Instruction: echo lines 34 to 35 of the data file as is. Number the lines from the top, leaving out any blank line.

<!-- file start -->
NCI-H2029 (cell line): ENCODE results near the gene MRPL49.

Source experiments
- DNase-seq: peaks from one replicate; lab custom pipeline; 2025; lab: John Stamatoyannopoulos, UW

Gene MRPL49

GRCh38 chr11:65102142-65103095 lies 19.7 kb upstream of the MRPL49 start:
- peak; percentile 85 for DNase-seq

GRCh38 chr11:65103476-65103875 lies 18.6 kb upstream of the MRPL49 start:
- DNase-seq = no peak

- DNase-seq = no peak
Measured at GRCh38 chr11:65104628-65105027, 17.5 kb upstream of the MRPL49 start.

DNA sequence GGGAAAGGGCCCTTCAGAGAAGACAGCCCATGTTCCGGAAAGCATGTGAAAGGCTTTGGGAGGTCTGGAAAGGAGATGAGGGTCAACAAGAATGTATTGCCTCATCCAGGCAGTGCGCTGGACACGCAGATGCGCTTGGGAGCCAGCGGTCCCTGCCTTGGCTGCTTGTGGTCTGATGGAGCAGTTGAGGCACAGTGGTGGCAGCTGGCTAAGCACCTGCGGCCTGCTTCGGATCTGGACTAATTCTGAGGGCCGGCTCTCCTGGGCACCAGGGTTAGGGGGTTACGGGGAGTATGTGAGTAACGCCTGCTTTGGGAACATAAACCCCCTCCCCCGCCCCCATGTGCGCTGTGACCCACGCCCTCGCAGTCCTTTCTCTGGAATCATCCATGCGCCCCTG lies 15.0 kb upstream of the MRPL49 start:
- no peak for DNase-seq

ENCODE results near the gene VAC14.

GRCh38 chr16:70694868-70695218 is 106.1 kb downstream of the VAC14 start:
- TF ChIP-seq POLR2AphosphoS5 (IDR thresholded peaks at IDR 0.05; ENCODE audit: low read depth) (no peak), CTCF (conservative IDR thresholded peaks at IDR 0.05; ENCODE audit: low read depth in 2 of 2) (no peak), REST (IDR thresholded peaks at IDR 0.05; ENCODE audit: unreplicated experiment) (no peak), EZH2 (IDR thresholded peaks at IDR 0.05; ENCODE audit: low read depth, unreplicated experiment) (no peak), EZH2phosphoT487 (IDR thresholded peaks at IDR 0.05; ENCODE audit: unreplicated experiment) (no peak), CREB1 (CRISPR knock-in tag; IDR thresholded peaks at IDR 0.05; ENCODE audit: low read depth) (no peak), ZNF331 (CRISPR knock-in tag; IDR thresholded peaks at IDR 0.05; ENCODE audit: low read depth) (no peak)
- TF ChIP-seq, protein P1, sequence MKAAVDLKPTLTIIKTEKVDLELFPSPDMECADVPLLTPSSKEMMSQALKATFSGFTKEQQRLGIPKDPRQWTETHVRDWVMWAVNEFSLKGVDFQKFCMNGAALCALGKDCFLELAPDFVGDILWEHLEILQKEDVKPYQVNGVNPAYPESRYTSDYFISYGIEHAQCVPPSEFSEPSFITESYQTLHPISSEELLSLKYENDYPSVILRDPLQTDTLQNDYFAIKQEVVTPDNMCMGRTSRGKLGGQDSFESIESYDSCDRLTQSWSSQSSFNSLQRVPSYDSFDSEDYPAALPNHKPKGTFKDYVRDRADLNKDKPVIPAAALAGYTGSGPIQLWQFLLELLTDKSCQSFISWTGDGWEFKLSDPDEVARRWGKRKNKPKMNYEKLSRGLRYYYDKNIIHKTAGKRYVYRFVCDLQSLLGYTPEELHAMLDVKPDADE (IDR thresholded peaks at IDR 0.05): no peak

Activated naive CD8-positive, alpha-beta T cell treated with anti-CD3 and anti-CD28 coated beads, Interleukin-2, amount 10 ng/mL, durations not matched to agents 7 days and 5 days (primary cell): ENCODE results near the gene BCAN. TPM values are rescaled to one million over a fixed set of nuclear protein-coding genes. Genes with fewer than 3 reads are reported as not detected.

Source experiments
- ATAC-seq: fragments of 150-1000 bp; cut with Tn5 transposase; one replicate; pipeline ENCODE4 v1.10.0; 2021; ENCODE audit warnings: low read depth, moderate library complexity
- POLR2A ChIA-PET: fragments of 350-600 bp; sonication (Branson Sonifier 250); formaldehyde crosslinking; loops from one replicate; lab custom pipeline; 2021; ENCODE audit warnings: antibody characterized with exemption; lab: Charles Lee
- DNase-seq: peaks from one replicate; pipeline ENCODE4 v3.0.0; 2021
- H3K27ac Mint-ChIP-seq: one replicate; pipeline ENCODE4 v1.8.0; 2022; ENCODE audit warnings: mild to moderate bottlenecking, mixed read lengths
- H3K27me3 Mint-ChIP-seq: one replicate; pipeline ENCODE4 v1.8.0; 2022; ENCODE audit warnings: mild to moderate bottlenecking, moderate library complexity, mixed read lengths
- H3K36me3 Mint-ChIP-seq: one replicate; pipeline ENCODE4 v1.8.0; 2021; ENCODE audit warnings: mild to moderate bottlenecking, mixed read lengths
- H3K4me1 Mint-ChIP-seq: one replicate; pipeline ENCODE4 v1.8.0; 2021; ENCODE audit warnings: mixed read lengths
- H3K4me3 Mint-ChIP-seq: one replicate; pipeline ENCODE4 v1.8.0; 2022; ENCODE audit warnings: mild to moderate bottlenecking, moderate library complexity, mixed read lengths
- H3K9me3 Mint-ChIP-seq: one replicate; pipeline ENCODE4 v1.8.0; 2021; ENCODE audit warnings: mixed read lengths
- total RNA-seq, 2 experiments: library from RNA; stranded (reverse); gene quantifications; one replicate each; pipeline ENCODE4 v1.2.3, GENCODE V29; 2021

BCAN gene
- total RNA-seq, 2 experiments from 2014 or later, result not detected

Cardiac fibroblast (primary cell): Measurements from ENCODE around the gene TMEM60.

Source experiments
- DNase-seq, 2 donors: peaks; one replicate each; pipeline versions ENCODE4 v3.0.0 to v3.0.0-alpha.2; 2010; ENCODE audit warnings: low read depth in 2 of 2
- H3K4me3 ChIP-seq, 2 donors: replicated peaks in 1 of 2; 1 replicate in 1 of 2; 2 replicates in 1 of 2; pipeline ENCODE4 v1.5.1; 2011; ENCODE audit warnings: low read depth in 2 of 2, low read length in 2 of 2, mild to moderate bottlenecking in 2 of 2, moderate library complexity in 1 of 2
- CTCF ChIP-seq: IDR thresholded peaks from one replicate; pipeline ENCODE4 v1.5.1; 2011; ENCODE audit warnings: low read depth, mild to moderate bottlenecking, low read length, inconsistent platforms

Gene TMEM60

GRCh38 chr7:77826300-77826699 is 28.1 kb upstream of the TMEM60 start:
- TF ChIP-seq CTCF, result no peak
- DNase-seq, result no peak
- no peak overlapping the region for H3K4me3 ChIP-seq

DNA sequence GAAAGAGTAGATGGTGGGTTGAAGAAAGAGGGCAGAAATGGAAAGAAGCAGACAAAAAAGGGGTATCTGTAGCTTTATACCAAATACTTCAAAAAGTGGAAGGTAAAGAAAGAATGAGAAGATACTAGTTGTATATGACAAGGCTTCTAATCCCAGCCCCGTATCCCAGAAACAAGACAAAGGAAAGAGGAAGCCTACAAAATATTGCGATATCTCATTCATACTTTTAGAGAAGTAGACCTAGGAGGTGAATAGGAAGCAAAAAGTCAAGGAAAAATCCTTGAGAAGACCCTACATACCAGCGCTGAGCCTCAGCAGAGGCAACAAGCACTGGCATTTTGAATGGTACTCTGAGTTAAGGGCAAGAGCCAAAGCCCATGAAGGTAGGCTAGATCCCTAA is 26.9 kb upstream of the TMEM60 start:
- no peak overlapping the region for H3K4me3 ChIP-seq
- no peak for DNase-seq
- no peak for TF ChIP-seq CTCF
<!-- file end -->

- H3K4me3 ChIP-seq, 2 donors: replicated peaks in 1 of 2; 1 replicate in 1 of 2; 2 replicates in 1 of 2; pipeline ENCODE4 v1.5.1; 2011; ENCODE audit warnings: low read depth in 2 of 2, low read length in 2 of 2, mild to moderate bottlenecking in 2 of 2, moderate library complexity in 1 of 2
- CTCF ChIP-seq: IDR thresholded peaks from one replicate; pipeline ENCODE4 v1.5.1; 2011; ENCODE audit warnings: low read depth, mild to moderate bottlenecking, low read length, inconsistent platforms